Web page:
Verbs of movement (regular and transitive) Verbs of state (irregular and intransitive)
  • stellen (to place vertically)
  • legen (to place horizontally)
  • setzen (to set, sit)
  • hängen (to hang)
  • stehen (to stand)
  • liegen (to be lying down)
  • sitzen (to be seated)
  • hängen (to be hung)


  • on, in, next to

    Wenn ich an deiner Stelle wäre, würde ich … (If I were in your position, I would…)


    Am Sonntag (On Sunday)

    Am Abend (in the evening)

Contractions: am (an + dem), ans (an + das) Main Article: preposition ‘an’ auf


  • in, about, on
Contractions: aufs (auf + das) Important verbs with auf:
  • absetzen auf (to set down on)
  • achten auf (to pay attention to)
  • achtgeben auf (to look out for)
  • anstoßen auf (to toast for)
  • antworten auf (to reply to)
  • ausweisen auf (to expel from)
  • sich freuen auf (to be happy about)
  • warten auf (to wait for)
  • zielen auf (to aim for)
  • zuschießen auf (to hurdle toward)
Main article: preposition auf


  • behind

    Gehen Sie bitte hinter das Haus (Please go behind the house)



  • in, inside
Important verbs followed by the preposition in:
  • einbauen in (to insert into)
  • einbinden in (to include in)
  • sich verlieben in (to fall in love with)
  • versunken in (to engulfed in)
  • zerteilen in (to divide into)
Contractions: im (in + dem), ins (in + das) Main article: preposition in


  • next to, near


  • over, about, on top of (but without contact)
Important verbs followed by the preposition “über”:
  • nachdenken über (to think about)
  • reden über (to talk about)


  • under

    Die Ente liegt unter dem Tisch (The duck is under the table) vor


  • in front of

    Sie wartet vor der Schule (She is waiting in front of)

  • ago

    Ich bin vor vier Jahren nach Deutschland gekommen (I arrived in Germany four years ago)



  • between

    Ein Vertrag zwischen Vatikan und der Freien und Hansestadt Hamburg (A contract between the Vatican and the free and Hanseatic city of Hamburg)


The Modal Verbs in German (die Modalverben)

The ModalThe Modal Verbs in German (die Modalverben) Verbs in German (die Modalverben)

Modal verbs help you convey your attitude or explain how you feel about an action in German. They usually accompany another verb and appear in the second position of a sentence. The verb they assist generally appears at the end of the clause.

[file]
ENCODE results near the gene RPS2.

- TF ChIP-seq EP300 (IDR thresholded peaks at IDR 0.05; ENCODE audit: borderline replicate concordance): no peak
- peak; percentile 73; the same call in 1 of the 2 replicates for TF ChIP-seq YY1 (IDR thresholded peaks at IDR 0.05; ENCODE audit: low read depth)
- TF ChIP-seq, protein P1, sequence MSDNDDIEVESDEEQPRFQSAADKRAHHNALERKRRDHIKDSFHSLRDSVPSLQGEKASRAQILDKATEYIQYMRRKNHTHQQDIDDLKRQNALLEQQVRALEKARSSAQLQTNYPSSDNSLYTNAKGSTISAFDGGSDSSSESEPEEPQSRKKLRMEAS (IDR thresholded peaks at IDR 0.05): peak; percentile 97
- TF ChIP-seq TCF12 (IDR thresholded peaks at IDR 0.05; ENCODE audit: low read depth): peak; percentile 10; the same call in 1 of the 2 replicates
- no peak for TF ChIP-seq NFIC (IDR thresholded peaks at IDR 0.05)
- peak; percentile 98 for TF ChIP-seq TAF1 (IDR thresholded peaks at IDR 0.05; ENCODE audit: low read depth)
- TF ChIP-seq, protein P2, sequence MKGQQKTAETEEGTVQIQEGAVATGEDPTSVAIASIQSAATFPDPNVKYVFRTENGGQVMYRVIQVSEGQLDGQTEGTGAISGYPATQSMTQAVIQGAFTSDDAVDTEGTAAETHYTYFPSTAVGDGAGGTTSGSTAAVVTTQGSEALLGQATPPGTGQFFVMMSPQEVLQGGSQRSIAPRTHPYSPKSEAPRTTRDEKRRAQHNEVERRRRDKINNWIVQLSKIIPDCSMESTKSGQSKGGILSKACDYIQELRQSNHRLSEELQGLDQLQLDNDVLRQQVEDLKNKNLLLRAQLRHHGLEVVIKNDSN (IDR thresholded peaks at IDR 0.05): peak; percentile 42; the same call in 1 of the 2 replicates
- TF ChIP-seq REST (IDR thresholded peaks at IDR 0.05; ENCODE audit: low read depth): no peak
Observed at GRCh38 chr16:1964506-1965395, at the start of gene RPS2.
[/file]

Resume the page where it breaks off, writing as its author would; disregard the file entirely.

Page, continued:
The modal verbs in German are:
  • dürfen (to be allowed)The Modal Verbs in German (die Modalverben)
  • können (to be able to)
  • mögen (to like)
  • müssen (must, to have to)
  • sollen (should, to be supposed to)
  • wollen (to want)
The following table shows each German modal verb in infinitive form along with the English translation, followed by a statement using the modal verb. Look at the various ways of modifying the statement Ich lerne Deutsch (I learn German) with the modal verbs. Notice that the modal verb is in second position in the sentence, and the main verb gets booted to the end.
German Modal Verb Translation Example English Equivalent
dürfen may, to be allowed to Ich darf Deutsch lernen. l may/am allowed to learn German.
können can, to be able to Ich kann Deutsch lernen. l can/am able to learn German.
mögen to like to Ich mag Deutsch lernen. l like to learn German.
möchten would like to Ich möchte Deutsch lernen. l would like to learn German.
müssen must, to have to Ich muss Deutsch lernen. l must/have to learn German.
sollen should, to besupposed to Ich soll Deutsch lernen. I’m supposed to/should learn German.
wollen to want to Ich will Deutsch lernen. I want to learn German.
These verbs all have regular verb endings in their plural forms (wir, ihr, sie, andSie). Most of them also have irregular verb changes, some of which you can see in the examples in the table.



dürfen können mögen müssen sollen wollen
ich darf kann mag muss soll will
du darfst kannst magst musst sollst willst
er/sie/es darf kann mag muss soll will
wir dürfen können mögen müssen sollen wollen
ihr dürft könnt mögt müsst sollt wollt
sie dürfen können mögen müssen sollen wollen
  • The 3rd person singular does not have the “–t” ending.
  • The 3 singular forms do not have an “Umlaut” ( ¨ ). The 3 plural forms always have it if the infinitive has it.

Was wollen Sie trinken? What do you want to drink?

The Modal Verbs in German (die Modalverben)


The Präteritum is much more common with modal verbs than the Perfekt.
dürfen können mögen müssen sollen wollen
ich durfte konnte mochte musste sollte wollte
du durftest konntest mochtest musstest solltest wolltest
er/sie/es durfte konnte mochte musste sollte wollte
wir durften konnten mochten mussten sollten wollten
ihr durftet konntet mochtet musstet solltet wolltet
sie durften konnten mochten mussten sollten wollten
  • No conjugation has an umlaut.
  • Careful with the verb “mögen”. The verb stem is not that same as that of the Präteritum.


There are 2 ways to construct the Perfekt with modal verbs:
  • When there is a full verb, the structure is:
verb “haben” + the infinitive of the full verb + the infinitive of the modal verb

Ich habe essen wollen I have wanted to eat

  • When there is no full verb, the structure is:
verb “haben” + the “Partizip II” of the modal verb:

Ich habe gewollt I have wanted